Better Data Integration with Hadoop? It’s Possible

Loraine Lawson

More organizations are using Hadoop not just to process large datasets, but as a replacement for the transformation engines in ETL.

But is Hadoop capable of being a data integration platform, complete with data quality functions?

Gartner analyst Ted Friedman (@Ted_Friedman) thinks not. Friedman recently wrote a research paper, “Hadoop is Not a Data Integration Solution,” on the topic. The description sums up his point:

“As use of the Hadoop stack continues to grow, organizations are asking if it is a suitable solution for data integration. Today, the answer is no. Not only are many key data integration capabilities immature or missing from the stack, but many have not been addressed in current projects.”


I haven’t read the paper, because I’m not a client and it’s $195, but Todd Goldman has. Goldman is vice president and general manager for Enterprise Data Integration at Informatica. He wrote a response to the paper.

 He says many companies are turning Hadoop into a data integration platform.

“Gartner is correct in that, Hadoop, by itself, is NOT a data integration platform,” Goldman writes. “However, it can be made into a data integration platform. Lots of companies are investing in making Hadoop based integration easier.”

Informatica did this by porting its Virtual Data Machine onto Hadoop, he adds, giving companies the same integration development environment they use for ETL jobs, with Hadoop as the underlying engine.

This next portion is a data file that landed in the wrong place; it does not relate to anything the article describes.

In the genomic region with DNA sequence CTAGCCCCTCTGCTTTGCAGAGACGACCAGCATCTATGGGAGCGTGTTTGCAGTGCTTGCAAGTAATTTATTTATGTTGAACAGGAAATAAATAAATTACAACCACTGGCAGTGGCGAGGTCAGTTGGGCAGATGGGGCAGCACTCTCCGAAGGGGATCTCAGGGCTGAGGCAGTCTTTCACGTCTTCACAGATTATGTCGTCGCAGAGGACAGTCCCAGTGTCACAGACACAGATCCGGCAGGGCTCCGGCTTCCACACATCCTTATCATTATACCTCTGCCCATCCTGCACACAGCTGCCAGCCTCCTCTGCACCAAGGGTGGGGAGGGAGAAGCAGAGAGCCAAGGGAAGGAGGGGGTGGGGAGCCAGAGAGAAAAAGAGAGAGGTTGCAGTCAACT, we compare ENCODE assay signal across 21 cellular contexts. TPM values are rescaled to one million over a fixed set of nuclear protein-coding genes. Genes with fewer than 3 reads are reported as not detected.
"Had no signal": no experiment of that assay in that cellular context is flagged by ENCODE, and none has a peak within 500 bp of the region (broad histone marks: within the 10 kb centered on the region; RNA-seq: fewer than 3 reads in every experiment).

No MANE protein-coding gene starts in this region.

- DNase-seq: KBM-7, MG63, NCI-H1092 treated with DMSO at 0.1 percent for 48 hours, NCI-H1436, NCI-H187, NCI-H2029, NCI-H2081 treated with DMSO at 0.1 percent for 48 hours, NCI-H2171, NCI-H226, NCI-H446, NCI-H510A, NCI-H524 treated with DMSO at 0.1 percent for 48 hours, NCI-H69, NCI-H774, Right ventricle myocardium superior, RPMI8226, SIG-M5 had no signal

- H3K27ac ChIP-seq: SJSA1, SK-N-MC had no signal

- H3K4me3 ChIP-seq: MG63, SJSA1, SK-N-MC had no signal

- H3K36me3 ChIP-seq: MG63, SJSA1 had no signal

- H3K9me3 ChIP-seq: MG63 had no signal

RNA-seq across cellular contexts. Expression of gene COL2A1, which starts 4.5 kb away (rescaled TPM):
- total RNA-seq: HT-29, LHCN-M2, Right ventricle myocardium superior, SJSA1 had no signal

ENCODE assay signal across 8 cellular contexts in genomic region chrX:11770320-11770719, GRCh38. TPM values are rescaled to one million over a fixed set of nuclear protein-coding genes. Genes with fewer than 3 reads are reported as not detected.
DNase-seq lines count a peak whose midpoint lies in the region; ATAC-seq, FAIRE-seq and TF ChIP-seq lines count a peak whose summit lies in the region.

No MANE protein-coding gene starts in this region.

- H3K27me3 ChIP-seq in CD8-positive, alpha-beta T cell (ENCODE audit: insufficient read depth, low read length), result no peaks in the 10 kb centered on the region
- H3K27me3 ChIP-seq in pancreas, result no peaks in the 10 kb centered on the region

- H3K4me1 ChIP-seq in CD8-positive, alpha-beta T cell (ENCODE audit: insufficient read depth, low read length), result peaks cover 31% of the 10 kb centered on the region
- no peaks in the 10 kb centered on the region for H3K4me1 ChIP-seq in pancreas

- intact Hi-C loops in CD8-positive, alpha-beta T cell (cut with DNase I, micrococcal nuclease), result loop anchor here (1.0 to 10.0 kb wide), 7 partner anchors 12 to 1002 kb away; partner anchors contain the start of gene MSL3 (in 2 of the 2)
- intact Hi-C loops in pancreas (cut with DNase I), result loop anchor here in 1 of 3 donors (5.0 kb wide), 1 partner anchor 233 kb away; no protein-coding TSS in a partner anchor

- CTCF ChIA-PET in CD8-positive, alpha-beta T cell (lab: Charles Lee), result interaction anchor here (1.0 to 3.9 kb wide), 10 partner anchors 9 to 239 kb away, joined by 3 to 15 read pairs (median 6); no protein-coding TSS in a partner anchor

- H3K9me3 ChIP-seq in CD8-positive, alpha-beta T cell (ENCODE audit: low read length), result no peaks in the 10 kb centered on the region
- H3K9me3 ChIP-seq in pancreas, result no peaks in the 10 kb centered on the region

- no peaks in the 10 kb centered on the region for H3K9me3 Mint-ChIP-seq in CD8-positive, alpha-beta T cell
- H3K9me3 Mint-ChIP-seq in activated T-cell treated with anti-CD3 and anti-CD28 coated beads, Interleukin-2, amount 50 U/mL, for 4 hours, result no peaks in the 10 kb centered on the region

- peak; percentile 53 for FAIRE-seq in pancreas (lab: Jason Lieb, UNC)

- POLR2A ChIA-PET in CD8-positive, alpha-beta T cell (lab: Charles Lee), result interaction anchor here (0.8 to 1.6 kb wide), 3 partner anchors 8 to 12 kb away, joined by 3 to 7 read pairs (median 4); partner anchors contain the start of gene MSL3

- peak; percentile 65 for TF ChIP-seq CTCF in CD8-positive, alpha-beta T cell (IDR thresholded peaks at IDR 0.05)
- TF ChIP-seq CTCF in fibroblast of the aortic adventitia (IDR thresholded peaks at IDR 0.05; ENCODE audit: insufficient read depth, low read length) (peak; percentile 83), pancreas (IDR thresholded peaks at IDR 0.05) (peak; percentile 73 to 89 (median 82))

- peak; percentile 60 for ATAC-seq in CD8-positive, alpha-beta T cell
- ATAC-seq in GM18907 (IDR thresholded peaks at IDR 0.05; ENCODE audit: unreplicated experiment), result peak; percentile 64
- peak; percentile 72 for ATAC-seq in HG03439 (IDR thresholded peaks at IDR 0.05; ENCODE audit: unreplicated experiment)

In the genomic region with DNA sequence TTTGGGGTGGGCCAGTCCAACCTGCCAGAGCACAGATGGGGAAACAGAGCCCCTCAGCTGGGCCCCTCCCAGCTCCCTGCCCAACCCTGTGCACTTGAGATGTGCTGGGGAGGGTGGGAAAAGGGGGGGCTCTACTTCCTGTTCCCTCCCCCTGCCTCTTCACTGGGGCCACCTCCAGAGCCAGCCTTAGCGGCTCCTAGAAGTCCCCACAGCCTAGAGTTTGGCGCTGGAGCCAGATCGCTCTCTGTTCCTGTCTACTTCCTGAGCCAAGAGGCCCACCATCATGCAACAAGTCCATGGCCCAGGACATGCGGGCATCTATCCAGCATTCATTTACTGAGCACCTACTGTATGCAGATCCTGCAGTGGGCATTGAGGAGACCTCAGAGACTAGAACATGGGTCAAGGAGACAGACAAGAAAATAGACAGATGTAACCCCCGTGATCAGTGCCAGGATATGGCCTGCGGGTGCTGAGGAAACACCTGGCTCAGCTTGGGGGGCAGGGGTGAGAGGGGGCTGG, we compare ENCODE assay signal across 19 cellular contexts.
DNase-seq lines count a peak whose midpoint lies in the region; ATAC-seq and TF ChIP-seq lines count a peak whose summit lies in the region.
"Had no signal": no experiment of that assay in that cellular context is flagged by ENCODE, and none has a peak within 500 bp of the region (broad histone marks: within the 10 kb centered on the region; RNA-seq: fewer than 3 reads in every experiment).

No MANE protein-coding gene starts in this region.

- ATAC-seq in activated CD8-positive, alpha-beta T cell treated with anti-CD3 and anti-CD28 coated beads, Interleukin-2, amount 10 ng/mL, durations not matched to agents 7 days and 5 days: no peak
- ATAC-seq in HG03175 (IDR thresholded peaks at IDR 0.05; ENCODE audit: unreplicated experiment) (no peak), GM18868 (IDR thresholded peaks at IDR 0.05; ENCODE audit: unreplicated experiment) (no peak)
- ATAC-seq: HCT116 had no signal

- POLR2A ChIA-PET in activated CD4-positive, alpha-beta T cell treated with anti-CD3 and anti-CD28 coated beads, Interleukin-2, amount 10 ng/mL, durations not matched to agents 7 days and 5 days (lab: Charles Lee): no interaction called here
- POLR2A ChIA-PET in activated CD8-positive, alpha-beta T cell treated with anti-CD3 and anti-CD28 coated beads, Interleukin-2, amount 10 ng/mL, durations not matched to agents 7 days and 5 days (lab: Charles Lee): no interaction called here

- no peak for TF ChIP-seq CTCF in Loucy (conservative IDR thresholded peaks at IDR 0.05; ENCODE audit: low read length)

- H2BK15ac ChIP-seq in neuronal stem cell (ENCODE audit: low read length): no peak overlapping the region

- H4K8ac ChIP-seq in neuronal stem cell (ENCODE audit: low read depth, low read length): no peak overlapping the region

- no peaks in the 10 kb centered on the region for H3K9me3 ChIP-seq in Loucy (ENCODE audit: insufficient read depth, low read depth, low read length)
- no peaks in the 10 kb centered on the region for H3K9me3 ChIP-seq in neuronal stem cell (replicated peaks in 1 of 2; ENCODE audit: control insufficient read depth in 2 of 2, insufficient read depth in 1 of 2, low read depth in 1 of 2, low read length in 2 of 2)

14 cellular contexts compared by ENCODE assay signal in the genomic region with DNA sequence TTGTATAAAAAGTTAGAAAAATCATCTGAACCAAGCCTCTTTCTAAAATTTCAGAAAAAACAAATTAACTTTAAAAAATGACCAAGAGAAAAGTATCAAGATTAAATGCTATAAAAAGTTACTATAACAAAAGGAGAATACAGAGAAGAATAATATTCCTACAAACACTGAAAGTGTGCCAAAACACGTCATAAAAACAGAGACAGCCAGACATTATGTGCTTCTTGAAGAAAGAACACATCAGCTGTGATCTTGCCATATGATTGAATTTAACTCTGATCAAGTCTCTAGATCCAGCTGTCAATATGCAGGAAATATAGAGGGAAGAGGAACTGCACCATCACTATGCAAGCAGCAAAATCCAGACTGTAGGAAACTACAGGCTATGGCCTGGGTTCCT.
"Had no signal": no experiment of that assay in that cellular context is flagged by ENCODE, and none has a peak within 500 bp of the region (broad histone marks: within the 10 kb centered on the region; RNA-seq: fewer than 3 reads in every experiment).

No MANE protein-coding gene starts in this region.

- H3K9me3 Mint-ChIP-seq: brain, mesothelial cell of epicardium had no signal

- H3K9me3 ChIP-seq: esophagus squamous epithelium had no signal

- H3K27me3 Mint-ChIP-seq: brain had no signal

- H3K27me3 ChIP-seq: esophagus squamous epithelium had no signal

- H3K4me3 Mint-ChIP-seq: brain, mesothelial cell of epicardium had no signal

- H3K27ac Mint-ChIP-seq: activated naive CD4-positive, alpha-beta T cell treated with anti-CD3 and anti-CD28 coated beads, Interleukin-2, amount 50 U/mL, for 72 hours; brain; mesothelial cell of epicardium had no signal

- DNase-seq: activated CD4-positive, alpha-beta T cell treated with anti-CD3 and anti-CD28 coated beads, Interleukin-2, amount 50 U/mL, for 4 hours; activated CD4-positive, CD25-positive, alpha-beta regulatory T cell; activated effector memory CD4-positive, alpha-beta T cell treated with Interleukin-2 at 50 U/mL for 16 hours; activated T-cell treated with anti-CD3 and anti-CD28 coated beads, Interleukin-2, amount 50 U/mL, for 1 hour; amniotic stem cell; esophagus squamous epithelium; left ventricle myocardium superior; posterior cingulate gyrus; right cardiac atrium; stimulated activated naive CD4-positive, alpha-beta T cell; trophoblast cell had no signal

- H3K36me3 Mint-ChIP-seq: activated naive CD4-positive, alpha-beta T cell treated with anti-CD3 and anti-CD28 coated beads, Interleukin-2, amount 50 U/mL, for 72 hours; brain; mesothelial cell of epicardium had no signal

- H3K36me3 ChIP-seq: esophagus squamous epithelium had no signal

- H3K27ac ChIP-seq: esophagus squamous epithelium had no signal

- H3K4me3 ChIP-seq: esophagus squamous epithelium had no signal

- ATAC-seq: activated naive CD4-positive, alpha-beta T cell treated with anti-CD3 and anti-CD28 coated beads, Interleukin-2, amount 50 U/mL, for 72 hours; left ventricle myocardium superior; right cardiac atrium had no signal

Not surprisingly, Informatica is not the only vendor investing in adding full data integration platform capabilities to Hadoop.

“The market in general is moving in this direction so expect to see some exciting capabilities emerging over the next six months,” he states, adding that there are companies already using a kind of graphical development environment with Hadoop — as opposed to hand-coding MapReduce jobs. Not surprisingly, they’re able to create code five times faster, he said.

Hadoop has already made it possible to run more complex transformations in substantially less time than traditional ETL tools. Some companies are even running sophisticated integration jobs, he adds, without hiring expensive data scientists or MapReduce specialists.

If you’d like to read more about Big Data integration, check out this Big Data integration piece by Richard Daley, industry veteran and co-founder of Pentaho. Daley looks at all the tools in the Hadoop stack and discusses supporting integration for other NoSQL solutions, such as MongoDB, Cassandra and HBASE.



Add Comment      Leave a comment on this blog post
Feb 13, 2013 8:47 AM Yves de Montcheuil Yves de Montcheuil  says:
@Loraine, the right approach to leveraging Hadoop for ETL isn't to port a runtime engine to Hadoop, since that would require a pretty complex deployment on every single node. Rather, to leverage native Hadoop code (MapReduce, Pig, Hive, etc.) and let Hadoop do what it's designed for: execute this generated job leveraging the parallel architecture. Reply

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